The Origins of Valentine’s Day

Flowers, chocolates, jewelry, or a heart-shaped DIY Valentine’s cards with love messages from your partner are all main symbols of celebration in Valentine’s Day or St Valentine’s day, which is celebrated on the 14th of February every year. That day means different things to different people, but whatever your personal beliefs towards that day are, you will always wonder about its origins from time to time, so let’s see the story of Valente’s day.

The day was named after a famous saint whose name was Valentine, however, there are different stories behind who he really was. The popular story of him is that St Valentine was a priest from Rome in the third century AD. When Emperor Claudius II banned marriage because he always believed that married men were terrible soldiers, Valentine felt that it was unfair, so he was arranging marriages secretly, which made him a proponent of love in some eyes. When Claudius discovered Valentine’s betrayal, he sent him to jail and he was sentenced to death. When Valentine was in prison, he fell in love with the jailer’s daughter, and when he was taken to be executed on 14 February, he sent a letter to the girl he fell in love with, and it was signed “from your Valentine”.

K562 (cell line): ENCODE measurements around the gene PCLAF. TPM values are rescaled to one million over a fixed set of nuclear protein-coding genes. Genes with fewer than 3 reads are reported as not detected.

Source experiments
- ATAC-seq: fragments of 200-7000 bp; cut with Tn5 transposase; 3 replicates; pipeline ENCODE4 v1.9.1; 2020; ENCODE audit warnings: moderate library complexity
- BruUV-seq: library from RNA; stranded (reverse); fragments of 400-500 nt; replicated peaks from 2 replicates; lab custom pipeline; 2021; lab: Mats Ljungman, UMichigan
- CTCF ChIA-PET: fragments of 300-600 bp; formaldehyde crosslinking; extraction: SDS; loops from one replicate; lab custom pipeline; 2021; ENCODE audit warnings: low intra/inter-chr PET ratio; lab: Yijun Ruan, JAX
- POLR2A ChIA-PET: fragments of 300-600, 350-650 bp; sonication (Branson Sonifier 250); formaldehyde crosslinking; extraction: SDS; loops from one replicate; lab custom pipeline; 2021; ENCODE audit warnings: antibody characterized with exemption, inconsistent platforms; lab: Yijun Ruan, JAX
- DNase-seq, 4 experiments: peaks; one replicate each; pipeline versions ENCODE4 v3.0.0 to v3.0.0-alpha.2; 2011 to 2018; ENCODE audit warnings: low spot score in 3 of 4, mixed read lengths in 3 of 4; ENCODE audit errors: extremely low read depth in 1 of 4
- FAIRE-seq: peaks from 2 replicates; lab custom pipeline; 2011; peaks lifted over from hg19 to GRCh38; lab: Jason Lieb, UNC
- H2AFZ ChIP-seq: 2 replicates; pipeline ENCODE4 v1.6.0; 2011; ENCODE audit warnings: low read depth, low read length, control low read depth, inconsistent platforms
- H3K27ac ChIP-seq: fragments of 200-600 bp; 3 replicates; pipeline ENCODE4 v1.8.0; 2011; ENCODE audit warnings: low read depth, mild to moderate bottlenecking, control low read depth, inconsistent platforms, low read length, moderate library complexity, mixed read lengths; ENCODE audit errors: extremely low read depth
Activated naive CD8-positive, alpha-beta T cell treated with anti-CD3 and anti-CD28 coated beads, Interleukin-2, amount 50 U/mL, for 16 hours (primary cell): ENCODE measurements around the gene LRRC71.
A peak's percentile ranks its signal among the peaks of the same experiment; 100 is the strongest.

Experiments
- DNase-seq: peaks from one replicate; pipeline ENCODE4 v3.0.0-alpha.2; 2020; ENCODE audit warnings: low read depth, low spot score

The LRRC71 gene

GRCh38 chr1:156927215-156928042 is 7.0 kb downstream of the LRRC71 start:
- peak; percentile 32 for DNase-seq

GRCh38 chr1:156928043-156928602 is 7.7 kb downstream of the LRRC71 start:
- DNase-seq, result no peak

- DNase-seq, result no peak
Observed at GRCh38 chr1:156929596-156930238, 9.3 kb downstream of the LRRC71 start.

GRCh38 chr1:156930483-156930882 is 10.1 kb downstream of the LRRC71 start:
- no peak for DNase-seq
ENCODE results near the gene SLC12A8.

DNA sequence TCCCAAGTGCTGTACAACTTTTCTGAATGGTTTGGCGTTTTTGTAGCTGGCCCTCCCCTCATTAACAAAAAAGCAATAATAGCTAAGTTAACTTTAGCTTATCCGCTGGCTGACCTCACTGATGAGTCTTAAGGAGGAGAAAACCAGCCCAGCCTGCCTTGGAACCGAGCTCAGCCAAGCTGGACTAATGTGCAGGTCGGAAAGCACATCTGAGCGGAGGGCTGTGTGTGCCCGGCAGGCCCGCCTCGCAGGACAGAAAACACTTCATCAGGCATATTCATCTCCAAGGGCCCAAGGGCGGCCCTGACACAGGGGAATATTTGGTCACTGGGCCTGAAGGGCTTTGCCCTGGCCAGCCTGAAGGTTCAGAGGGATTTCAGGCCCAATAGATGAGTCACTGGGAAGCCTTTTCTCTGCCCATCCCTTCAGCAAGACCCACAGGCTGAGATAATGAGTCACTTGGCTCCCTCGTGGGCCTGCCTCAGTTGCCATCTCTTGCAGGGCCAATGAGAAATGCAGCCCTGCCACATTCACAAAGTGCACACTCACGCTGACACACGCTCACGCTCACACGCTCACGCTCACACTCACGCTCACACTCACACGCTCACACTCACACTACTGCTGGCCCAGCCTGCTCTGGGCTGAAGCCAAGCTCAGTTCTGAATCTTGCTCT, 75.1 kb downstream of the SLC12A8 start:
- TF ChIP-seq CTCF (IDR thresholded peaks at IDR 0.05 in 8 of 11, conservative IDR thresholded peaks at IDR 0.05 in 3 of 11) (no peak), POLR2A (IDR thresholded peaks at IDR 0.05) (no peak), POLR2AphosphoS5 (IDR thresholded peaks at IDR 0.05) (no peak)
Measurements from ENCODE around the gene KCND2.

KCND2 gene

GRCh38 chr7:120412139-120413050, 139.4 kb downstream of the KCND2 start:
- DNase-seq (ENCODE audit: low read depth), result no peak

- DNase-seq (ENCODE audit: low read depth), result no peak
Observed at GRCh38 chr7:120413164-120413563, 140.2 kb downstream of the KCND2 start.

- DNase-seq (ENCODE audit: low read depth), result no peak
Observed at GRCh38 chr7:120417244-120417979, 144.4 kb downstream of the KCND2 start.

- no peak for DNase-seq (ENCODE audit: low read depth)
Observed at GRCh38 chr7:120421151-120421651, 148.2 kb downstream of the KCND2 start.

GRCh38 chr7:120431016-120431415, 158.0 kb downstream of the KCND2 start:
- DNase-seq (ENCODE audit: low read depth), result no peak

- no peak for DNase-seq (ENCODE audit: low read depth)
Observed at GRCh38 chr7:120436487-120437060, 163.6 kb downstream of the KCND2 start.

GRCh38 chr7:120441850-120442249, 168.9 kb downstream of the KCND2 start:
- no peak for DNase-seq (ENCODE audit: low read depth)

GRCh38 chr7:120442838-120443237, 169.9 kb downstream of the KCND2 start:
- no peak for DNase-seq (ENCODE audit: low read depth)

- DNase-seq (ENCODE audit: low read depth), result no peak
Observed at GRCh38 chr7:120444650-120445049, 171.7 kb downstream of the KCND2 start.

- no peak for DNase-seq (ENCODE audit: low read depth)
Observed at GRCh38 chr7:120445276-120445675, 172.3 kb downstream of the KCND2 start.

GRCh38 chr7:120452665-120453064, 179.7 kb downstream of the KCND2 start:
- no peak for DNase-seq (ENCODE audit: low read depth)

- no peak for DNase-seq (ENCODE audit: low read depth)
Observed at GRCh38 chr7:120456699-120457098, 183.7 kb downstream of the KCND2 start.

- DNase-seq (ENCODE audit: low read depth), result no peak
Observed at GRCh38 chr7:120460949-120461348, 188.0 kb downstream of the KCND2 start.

The first Valentine’s Day was in the year 496!  

Having a particular Valentine’s Day is a very old tradition, thought to have originated from a Roman festival. The Romans had a festival called Lupercalia in the middle of February, which is the official start of their springtime. It’s thought that as part of their celebrations, boys drew names of girls from a box, and they’d be boyfriend and girlfriend during the festival and sometimes they’d get married. Later on, the church wanted to turn this festival into a Christian celebration and decided to use it to remember St Valentine too. Gradually, St Valentine’s name started to be used by people to express their feelings to those they loved.